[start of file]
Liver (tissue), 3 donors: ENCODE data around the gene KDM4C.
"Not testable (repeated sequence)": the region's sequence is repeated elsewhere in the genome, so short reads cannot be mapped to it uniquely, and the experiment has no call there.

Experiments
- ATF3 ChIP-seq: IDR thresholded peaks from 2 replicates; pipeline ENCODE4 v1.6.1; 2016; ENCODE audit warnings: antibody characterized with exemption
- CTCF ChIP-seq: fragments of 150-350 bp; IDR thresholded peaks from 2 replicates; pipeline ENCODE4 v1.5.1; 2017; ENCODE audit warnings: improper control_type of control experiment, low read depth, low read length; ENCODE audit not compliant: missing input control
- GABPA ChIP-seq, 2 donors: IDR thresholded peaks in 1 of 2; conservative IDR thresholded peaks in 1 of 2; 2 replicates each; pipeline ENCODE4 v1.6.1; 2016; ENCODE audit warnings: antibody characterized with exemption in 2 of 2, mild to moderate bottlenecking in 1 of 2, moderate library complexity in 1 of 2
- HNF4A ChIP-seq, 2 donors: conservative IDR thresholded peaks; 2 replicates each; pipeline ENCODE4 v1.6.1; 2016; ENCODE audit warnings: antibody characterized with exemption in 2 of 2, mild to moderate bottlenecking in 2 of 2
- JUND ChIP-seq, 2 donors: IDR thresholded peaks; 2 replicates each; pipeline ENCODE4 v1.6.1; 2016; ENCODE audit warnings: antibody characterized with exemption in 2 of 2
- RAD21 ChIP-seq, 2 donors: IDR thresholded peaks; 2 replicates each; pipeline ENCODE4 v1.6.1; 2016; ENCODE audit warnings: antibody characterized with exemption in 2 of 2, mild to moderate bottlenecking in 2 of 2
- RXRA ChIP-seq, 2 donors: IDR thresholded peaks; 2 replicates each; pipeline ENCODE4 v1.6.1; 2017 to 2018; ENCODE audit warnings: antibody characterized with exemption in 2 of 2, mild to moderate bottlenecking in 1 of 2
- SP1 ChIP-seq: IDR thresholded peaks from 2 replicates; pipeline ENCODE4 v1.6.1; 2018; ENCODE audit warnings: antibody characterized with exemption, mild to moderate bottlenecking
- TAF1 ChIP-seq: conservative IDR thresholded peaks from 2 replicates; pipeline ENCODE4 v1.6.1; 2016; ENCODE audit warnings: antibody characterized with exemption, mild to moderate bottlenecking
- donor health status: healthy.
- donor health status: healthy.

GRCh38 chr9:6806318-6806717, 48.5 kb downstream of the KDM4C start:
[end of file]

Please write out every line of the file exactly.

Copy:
Liver (tissue), 3 donors: ENCODE data around the gene KDM4C.
"Not testable (repeated sequence)": the region's sequence is repeated elsewhere in the genome, so short reads cannot be mapped to it uniquely, and the experiment has no call there.

Experiments
- ATF3 ChIP-seq: IDR thresholded peaks from 2 replicates; pipeline ENCODE4 v1.6.1; 2016; ENCODE audit warnings: antibody characterized with exemption
- CTCF ChIP-seq: fragments of 150-350 bp; IDR thresholded peaks from 2 replicates; pipeline ENCODE4 v1.5.1; 2017; ENCODE audit warnings: improper control_type of control experiment, low read depth, low read length; ENCODE audit not compliant: missing input control
- GABPA ChIP-seq, 2 donors: IDR thresholded peaks in 1 of 2; conservative IDR thresholded peaks in 1 of 2; 2 replicates each; pipeline ENCODE4 v1.6.1; 2016; ENCODE audit warnings: antibody characterized with exemption in 2 of 2, mild to moderate bottlenecking in 1 of 2, moderate library complexity in 1 of 2
- HNF4A ChIP-seq, 2 donors: conservative IDR thresholded peaks; 2 replicates each; pipeline ENCODE4 v1.6.1; 2016; ENCODE audit warnings: antibody characterized with exemption in 2 of 2, mild to moderate bottlenecking in 2 of 2
- JUND ChIP-seq, 2 donors: IDR thresholded peaks; 2 replicates each; pipeline ENCODE4 v1.6.1; 2016; ENCODE audit warnings: antibody characterized with exemption in 2 of 2
- RAD21 ChIP-seq, 2 donors: IDR thresholded peaks; 2 replicates each; pipeline ENCODE4 v1.6.1; 2016; ENCODE audit warnings: antibody characterized with exemption in 2 of 2, mild to moderate bottlenecking in 2 of 2
- RXRA ChIP-seq, 2 donors: IDR thresholded peaks; 2 replicates each; pipeline ENCODE4 v1.6.1; 2017 to 2018; ENCODE audit warnings: antibody characterized with exemption in 2 of 2, mild to moderate bottlenecking in 1 of 2
- SP1 ChIP-seq: IDR thresholded peaks from 2 replicates; pipeline ENCODE4 v1.6.1; 2018; ENCODE audit warnings: antibody characterized with exemption, mild to moderate bottlenecking
- TAF1 ChIP-seq: conservative IDR thresholded peaks from 2 replicates; pipeline ENCODE4 v1.6.1; 2016; ENCODE audit warnings: antibody characterized with exemption, mild to moderate bottlenecking
- donor health status: healthy.
- donor health status: healthy.

GRCh38 chr9:6806318-6806717, 48.5 kb downstream of the KDM4C start: